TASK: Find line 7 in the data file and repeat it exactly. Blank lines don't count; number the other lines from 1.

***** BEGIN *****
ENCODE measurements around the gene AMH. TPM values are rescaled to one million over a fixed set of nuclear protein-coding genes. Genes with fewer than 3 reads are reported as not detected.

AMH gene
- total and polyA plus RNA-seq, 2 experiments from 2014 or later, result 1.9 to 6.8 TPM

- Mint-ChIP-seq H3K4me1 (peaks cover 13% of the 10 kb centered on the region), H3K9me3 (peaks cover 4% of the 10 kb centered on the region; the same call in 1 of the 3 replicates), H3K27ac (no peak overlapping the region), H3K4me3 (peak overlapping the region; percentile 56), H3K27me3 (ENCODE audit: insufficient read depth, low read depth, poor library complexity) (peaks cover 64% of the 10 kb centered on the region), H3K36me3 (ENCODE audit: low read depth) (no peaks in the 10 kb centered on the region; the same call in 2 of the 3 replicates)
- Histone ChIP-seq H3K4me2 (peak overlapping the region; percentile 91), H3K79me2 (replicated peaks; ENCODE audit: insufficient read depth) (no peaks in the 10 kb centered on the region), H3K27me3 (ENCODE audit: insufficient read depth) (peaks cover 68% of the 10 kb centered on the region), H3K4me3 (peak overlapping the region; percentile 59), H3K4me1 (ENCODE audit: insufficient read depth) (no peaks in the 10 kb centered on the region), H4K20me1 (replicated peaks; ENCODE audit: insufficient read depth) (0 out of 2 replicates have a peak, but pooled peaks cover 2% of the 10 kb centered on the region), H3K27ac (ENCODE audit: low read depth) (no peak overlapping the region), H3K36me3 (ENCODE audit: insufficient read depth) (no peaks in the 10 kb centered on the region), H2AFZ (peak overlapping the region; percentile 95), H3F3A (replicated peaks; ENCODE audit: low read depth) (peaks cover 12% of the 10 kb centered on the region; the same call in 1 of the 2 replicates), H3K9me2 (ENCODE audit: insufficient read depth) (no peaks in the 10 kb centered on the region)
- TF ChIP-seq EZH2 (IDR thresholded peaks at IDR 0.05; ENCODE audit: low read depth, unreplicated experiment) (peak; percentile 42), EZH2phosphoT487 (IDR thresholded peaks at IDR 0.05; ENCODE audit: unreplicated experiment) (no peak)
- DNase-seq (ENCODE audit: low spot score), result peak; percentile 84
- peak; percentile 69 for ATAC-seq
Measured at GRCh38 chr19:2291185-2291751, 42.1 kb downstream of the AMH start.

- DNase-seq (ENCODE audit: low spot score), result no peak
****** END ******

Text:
- DNase-seq (ENCODE audit: low spot score), result peak; percentile 84